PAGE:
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Posted 02 May 2012 - 11:43 AM

I was a little shocked that she would name the Tickler, but given that they hardly focused on the Tickler, I seriously doubt it would have been a powerful moment on screen had she started screaming out his questions from the book while killing him two seasons from now. They still have a chance to do a similar scene however, as long as they don't change much more. If they had Jaqen kill Polliver so she could get Needle back in Harrenhal for instance, it would be a striking difference to her character, and one that many book readers would vehemently hate I would guess. Let's hope the producers are smart enough to not do that at least.

#9 Buckwheat

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Posted 02 May 2012 - 11:49 AM

I think they did a reasonable change here. Arya's list was too long to put in into the show wholly. Also, if they showed Tickler again two seasone later, nobody would really remeber him, so it would not make such an impact as in the books. For me, even in the books those violent villains Arya meets on her travels started to blur into one another.

#10 scurvy

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Posted 02 May 2012 - 12:08 PM

I think the parallel reverse paths in the book between the Hound-Arya and Breinne-Jaime are going to breakdown on the show.

Arya moved toward becoming like the Hound traveling North through the Riverlands in SoS. She was consumed with revenge like the Hound was against his own brother, not caring about kiling, etc. Jaime, traveling South along the same path but never to converge, became more like Brienne: honorable, honest, a true knight.

The travels, the rain, the captivity, the desired return to family (Arya to her mother, Jaime to his sister) were all parallels. Their personality changes culminating in Arya killing the Tickler and leaving the Hound for dead and Jaime protecting Brienne from Loras with his wits and awarding her Oathkeeper are pivitol to their characters becoming who they are leading into DwD. Arya is a dispassionate killer. Jaime is striving to be a true knight.

#11 Dontos the Slim

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Posted 02 May 2012 - 12:54 PM

I need some help as to how it advances her character development.


It was another step in her becoming a professional killer.

While she had killed before, this was the first kill that brought her what could be considered pleasure (don't get too hung up on that word, please). All of her others had some utility to them. And to be fair, this one did as well (The Tickler presented a real threat to her in that inn had she not killed him). But there is the slightest hint that she enjoyed what she was doing.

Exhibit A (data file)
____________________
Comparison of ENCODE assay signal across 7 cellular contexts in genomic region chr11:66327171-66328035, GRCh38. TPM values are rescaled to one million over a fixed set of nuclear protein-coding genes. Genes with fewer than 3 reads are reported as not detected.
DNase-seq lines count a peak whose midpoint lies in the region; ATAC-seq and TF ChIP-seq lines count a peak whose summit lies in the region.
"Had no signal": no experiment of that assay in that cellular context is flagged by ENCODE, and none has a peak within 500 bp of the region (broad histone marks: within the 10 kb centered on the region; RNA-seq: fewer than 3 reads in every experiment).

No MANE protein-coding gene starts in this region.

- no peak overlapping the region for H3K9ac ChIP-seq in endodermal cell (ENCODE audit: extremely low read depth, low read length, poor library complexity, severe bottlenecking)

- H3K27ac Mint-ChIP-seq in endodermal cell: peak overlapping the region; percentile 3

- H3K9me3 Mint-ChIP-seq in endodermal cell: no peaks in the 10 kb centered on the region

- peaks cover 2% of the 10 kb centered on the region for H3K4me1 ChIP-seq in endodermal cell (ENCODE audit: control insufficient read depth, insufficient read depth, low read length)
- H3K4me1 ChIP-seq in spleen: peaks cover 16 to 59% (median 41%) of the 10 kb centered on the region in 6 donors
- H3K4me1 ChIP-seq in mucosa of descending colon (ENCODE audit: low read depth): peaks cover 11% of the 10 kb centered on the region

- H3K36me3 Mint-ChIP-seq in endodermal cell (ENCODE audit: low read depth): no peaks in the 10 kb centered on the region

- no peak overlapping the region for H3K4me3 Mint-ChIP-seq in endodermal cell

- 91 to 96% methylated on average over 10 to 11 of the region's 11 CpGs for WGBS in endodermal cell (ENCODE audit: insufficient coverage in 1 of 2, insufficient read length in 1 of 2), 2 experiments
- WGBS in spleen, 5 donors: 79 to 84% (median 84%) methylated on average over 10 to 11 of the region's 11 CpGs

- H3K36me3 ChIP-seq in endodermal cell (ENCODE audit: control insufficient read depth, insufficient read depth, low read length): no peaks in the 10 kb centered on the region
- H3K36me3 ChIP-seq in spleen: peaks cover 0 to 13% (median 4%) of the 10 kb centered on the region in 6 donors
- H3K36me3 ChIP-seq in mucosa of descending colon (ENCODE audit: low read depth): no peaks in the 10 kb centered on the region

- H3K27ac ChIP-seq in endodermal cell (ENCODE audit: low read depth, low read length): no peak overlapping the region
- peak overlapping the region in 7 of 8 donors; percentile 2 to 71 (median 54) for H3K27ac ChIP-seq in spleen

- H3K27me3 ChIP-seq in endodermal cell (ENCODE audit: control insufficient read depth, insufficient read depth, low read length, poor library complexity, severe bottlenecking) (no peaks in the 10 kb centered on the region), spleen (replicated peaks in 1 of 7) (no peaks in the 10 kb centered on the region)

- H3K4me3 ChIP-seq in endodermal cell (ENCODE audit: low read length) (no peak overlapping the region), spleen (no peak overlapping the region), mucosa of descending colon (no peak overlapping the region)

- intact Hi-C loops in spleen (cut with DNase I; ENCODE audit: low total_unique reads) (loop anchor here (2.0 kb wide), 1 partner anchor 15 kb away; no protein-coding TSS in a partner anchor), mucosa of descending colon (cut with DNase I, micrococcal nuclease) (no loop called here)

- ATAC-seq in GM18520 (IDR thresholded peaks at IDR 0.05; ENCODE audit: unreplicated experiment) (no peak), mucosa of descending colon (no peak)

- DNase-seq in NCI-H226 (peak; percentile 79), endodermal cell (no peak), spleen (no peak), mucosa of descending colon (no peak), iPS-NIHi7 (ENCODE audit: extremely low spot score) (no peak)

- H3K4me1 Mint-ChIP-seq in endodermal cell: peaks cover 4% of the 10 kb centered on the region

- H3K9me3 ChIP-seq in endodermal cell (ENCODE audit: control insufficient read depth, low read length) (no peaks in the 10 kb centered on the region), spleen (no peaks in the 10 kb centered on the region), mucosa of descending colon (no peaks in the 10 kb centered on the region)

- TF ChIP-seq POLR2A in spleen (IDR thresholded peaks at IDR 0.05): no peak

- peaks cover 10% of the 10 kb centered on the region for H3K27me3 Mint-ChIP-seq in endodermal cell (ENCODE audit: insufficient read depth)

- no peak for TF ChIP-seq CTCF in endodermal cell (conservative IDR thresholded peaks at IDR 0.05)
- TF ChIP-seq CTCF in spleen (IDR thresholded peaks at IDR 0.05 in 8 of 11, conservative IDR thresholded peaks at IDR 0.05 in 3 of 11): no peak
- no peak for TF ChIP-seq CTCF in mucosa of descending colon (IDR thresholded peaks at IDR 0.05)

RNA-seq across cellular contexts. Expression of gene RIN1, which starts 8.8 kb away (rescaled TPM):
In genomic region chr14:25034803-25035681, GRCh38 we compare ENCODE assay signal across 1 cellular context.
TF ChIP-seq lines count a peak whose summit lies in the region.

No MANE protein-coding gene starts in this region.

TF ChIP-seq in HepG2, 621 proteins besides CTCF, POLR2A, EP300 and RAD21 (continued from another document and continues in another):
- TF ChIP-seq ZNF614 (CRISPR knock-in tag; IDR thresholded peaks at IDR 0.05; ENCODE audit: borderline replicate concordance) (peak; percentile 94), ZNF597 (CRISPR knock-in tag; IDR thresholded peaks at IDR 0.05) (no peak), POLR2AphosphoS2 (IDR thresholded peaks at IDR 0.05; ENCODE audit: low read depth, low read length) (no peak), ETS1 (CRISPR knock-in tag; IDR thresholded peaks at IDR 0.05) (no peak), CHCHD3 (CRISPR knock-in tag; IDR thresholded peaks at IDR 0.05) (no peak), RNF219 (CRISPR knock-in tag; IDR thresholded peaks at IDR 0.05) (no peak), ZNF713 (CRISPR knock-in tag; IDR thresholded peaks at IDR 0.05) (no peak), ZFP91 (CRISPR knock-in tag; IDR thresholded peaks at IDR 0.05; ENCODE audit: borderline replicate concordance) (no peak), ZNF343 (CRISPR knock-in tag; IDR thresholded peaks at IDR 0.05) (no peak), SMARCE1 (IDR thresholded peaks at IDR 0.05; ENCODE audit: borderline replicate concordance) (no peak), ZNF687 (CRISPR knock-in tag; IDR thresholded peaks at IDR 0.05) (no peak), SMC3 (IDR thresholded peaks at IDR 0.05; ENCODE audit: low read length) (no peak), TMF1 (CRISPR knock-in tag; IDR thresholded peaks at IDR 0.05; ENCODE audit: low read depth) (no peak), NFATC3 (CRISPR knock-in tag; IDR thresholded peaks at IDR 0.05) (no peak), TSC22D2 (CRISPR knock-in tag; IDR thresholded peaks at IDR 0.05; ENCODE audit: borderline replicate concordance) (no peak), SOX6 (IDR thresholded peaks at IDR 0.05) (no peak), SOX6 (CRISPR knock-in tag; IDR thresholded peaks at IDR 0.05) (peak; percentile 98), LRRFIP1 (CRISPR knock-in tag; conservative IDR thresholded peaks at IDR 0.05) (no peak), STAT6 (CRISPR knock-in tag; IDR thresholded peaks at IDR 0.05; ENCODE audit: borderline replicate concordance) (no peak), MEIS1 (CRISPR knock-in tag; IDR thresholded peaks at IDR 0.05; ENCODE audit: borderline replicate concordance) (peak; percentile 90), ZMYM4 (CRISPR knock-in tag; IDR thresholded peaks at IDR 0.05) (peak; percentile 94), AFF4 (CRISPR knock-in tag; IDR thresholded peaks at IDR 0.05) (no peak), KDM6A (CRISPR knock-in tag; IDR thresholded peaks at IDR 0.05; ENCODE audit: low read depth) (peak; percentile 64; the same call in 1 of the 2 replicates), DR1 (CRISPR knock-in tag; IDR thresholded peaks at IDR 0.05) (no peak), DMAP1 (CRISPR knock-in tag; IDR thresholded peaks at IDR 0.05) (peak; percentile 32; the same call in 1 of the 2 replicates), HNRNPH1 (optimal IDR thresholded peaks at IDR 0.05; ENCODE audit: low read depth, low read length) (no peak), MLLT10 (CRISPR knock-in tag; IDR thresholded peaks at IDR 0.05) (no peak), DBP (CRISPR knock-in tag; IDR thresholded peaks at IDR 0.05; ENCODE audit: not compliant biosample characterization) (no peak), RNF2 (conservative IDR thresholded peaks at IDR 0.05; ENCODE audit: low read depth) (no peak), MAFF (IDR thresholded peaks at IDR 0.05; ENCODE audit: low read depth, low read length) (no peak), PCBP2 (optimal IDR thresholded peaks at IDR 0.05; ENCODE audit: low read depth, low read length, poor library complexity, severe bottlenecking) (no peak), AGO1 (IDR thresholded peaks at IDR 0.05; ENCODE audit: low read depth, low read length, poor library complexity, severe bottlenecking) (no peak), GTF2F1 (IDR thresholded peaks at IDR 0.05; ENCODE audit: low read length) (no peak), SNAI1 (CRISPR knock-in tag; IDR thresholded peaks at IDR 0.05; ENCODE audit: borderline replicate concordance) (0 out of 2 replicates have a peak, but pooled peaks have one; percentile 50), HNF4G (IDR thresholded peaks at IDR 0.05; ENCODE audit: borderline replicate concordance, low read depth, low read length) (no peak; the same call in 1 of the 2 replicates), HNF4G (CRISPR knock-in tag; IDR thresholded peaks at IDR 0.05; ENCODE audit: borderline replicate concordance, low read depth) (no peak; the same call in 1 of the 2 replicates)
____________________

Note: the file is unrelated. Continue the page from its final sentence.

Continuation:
Because, let's not kid ourselves with Arya, she's training to become/has already become a professional assassin. While that certainly is badass for an epic story's character, in reality, it's pretty sick. The Tickler in the inn scene was a way for Martin to show that turn from little noble girl to, well, sick person.

#12 Pliny

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Posted 03 May 2012 - 01:14 PM

I think the parallel reverse paths in the book between the Hound-Arya and Breinne-Jaime are going to breakdown on the show.

Arya moved toward becoming like the Hound traveling North through the Riverlands in SoS. She was consumed with revenge like the Hound was against his own brother, not caring about kiling, etc. Jaime, traveling South along the same path but never to converge, became more like Brienne: honorable, honest, a true knight.

The travels, the rain, the captivity, the desired return to family (Arya to her mother, Jaime to his sister) were all parallels. Their personality changes culminating in Arya killing the Tickler and leaving the Hound for dead and Jaime protecting Brienne from Loras with his wits and awarding her Oathkeeper are pivitol to their characters becoming who they are leading into DwD. Arya is a dispassionate killer. Jaime is striving to be a true knight.

That's really interesting. I had not noticed this parallel before. Arya's hardly "dispassionate" when she's taking out The Tickler, but I think I get what you are saying. Maybe the emotions she released in that kill are some of the last real child emotions, and after that she really starts to become a killer?

It was another step in her becoming a professional killer.

While she had killed before, this was the first kill that brought her what could be considered pleasure (don't get too hung up on that word, please). All of her others had some utility to them. And to be fair, this one did as well (The Tickler presented a real threat to her in that inn had she not killed him). But there is the slightest hint that she enjoyed what she was doing.

Because, let's not kid ourselves with Arya, she's training to become/has already become a professional assassin. While that certainly is badass for an epic story's character, in reality, it's pretty sick. The Tickler in the inn scene was a way for Martin to show that turn from little noble girl to, well, sick person.

I see. This makes sense as well.
She's been wronged by a lot of people, though. If this scene is really important, couldn't they substitute somebody else?

#13 Pliny

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Posted 03 May 2012 - 01:18 PM

Just thought of another question re: Arya's pleasure in killing-
The Night Watch singer that went to Bravos (can't recall his name at the moment) Arya killed for being a deserter. Was this kill her duty as a Stark with a Night's Watch deserter, or did she relish exacting revenge on a coward deserter of the Night's Watch? In the beginning Ned makes a big deal about a lord's duty to carry out the sentence himself, but he never enjoys it.

#14 Crown